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Equality and discrimination in Kurt Vonnegut’s short story "Harrison Bergeron"
In this essay, I will explore what Kurt Vonnegut illustrated in his short story Harrison Bergeron – the fact that equality (of any kind) leads to the loss of individuality, the loss of achievement, the loss of development, and therefore to absolute degradation and static mankind.
Harrison Bergeron is a satiric and literally exaggerated short story about how the government has taken control over the whole society. The government has invented several ways how to control people’s minds so that everyone would be finally equal in all ways. This is where the discrimination starts – there has been invented several tools which are controlling individuality’s breakout or which simply hide peoples’ good looks. People who seem to be more handsome than others are obliged to wear masks; people who are thinking too much of intelligent thoughts are obliged to wear an earpiece which send a sound signals to brain so that they wouldn’t operate properly; those who have more strength than others are obliged to wear bags filled with lead balls; and those who are too extraordinary are chained up. As a result of this equalization people are not able to show intelligence or creativity:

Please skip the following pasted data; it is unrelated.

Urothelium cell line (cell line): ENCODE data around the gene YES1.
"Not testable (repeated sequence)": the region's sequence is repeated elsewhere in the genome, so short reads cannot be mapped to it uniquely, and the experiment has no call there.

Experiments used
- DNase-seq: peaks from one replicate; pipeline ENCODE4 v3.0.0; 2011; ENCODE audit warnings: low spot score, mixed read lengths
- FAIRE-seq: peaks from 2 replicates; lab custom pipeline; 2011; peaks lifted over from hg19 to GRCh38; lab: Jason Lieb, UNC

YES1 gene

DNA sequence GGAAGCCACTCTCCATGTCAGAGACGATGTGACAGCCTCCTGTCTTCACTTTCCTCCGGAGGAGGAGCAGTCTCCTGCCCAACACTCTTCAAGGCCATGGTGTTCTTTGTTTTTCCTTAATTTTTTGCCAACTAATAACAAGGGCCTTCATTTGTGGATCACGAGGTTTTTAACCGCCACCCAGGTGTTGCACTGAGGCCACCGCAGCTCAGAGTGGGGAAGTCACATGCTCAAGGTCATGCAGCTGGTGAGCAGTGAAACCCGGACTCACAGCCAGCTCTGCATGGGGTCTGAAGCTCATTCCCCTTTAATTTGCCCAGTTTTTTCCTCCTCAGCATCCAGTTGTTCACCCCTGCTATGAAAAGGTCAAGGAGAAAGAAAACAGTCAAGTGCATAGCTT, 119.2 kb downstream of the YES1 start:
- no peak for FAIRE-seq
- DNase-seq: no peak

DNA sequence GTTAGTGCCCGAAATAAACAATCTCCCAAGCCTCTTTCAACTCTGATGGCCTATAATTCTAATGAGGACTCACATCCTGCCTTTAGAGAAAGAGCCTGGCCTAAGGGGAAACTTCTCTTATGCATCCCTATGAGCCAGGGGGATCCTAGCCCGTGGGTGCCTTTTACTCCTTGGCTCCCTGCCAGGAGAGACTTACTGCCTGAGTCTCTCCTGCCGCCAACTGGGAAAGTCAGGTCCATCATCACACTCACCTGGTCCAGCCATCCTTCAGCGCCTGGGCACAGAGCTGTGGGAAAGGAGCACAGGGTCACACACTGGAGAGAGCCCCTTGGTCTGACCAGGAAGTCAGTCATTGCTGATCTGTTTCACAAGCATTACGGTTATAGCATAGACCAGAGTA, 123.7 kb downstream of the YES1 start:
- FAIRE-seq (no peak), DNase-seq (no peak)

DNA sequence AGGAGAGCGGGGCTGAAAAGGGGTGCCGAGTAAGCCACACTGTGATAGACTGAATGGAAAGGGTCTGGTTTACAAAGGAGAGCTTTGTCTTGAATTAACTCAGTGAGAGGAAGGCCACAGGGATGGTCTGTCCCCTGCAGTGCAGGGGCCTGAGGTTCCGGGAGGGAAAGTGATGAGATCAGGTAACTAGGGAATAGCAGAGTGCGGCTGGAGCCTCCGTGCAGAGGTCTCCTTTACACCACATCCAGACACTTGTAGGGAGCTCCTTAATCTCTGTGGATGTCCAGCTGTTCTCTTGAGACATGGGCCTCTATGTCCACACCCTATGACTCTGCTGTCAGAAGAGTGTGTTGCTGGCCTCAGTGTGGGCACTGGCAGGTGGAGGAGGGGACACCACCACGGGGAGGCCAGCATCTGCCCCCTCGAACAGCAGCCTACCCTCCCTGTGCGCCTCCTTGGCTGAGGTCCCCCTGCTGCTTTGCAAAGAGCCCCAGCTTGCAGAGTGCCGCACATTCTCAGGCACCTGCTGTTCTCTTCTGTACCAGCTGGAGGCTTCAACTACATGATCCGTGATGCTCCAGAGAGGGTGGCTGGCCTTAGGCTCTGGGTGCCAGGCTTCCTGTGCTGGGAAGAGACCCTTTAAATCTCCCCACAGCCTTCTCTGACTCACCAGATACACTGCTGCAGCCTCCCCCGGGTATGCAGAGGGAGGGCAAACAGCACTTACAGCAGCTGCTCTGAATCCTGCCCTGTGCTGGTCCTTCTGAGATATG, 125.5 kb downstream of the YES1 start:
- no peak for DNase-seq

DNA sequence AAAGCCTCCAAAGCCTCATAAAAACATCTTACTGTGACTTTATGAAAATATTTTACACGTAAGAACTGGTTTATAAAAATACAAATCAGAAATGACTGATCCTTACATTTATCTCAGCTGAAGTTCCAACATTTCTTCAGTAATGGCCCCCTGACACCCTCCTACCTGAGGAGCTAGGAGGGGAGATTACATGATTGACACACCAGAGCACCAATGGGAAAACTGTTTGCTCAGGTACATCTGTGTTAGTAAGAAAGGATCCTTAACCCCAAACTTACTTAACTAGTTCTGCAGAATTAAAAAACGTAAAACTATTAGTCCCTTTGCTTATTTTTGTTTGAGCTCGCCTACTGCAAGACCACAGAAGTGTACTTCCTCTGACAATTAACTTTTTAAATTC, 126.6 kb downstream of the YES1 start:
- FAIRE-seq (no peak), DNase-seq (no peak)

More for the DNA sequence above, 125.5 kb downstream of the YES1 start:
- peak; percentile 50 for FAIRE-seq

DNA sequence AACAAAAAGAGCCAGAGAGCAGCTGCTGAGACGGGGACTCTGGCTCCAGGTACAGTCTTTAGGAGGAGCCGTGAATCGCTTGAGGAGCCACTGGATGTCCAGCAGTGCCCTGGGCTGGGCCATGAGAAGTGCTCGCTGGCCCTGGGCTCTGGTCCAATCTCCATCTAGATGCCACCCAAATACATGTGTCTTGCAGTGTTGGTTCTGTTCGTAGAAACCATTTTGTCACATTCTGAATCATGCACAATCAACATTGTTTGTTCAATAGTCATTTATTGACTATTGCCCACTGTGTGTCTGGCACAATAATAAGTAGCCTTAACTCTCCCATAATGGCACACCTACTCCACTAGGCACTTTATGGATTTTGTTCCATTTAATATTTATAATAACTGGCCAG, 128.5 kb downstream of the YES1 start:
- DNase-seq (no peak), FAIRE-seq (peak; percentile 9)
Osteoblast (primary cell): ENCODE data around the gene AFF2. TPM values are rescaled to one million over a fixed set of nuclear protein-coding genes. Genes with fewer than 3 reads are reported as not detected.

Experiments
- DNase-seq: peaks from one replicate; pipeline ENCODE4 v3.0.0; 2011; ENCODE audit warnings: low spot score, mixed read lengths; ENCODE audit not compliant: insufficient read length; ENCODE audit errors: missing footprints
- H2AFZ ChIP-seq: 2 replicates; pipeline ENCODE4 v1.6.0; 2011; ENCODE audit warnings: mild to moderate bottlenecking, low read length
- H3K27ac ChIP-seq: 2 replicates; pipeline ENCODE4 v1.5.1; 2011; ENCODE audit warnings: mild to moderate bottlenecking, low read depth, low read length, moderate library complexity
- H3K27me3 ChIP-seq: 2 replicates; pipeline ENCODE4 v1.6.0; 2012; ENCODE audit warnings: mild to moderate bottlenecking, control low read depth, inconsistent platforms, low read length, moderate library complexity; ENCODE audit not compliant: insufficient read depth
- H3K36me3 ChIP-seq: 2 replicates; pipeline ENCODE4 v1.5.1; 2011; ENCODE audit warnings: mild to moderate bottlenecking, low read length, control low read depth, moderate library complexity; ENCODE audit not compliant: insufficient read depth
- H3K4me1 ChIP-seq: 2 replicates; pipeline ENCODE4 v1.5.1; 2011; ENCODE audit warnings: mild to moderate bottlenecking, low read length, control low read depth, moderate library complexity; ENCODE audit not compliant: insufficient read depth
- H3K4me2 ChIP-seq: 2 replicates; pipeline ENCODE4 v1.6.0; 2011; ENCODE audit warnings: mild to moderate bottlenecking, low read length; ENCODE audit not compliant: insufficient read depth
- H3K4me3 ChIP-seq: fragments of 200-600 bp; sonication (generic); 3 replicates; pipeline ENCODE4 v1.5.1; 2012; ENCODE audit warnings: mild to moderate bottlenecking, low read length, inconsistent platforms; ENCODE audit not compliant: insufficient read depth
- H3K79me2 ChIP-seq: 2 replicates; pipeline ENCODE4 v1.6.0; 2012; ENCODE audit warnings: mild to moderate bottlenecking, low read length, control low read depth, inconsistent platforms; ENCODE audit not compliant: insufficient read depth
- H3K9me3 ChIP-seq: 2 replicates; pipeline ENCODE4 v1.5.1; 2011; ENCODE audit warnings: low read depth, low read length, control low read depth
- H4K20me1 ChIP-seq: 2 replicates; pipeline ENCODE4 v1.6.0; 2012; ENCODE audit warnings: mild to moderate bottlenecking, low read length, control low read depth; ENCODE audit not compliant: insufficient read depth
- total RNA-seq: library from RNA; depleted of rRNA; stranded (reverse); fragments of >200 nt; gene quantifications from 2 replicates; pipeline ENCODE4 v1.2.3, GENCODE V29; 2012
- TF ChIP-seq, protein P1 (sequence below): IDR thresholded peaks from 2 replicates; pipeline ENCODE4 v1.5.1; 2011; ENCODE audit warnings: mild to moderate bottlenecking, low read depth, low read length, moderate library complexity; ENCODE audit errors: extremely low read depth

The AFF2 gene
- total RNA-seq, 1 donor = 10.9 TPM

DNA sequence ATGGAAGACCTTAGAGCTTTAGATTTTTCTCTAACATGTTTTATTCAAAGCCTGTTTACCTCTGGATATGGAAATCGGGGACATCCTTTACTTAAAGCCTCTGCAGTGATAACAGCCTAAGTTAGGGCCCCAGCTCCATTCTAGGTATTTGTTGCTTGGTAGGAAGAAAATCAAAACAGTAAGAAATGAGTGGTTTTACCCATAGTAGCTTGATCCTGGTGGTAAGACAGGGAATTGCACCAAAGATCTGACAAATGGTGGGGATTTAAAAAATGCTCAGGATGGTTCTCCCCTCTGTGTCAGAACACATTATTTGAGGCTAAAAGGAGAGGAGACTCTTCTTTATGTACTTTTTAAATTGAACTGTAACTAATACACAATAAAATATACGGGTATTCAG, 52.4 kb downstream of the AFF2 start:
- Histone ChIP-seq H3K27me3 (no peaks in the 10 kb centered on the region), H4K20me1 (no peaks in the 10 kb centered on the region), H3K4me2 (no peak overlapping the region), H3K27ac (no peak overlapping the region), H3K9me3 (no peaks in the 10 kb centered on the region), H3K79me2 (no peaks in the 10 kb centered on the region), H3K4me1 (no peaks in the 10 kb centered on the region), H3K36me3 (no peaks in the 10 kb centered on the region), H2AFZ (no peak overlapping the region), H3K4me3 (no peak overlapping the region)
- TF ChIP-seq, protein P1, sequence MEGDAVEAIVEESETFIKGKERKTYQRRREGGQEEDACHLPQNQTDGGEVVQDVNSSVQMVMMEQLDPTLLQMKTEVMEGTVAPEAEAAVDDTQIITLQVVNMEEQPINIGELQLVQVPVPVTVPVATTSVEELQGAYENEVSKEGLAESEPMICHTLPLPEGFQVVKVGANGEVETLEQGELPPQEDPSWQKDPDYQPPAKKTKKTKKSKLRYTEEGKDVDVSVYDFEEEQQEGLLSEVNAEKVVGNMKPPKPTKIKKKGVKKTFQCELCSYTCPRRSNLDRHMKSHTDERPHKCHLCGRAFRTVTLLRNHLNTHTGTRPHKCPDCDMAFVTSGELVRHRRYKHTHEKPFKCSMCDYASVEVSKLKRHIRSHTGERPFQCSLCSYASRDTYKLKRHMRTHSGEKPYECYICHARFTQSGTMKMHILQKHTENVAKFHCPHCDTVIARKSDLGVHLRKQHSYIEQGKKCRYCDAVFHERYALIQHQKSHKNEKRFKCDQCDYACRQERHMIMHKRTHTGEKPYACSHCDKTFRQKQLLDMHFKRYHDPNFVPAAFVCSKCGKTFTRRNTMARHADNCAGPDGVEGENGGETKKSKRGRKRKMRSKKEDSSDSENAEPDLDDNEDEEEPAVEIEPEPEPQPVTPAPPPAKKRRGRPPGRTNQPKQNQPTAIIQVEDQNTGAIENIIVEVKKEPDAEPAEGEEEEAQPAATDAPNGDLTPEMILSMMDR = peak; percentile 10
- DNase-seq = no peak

“They weren’t only equal before God and the law. They were equal every which way. Nobody was smarter than anybody else. Nobody was better looking than anybody else. Nobody was stronger or quicker than anybody else.” 1
- Equality and discrimination in Kurt Vonnegut’s short story "Harrison Bergeron"
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- The Price of Utopia - on Huxley's "Brave New World"
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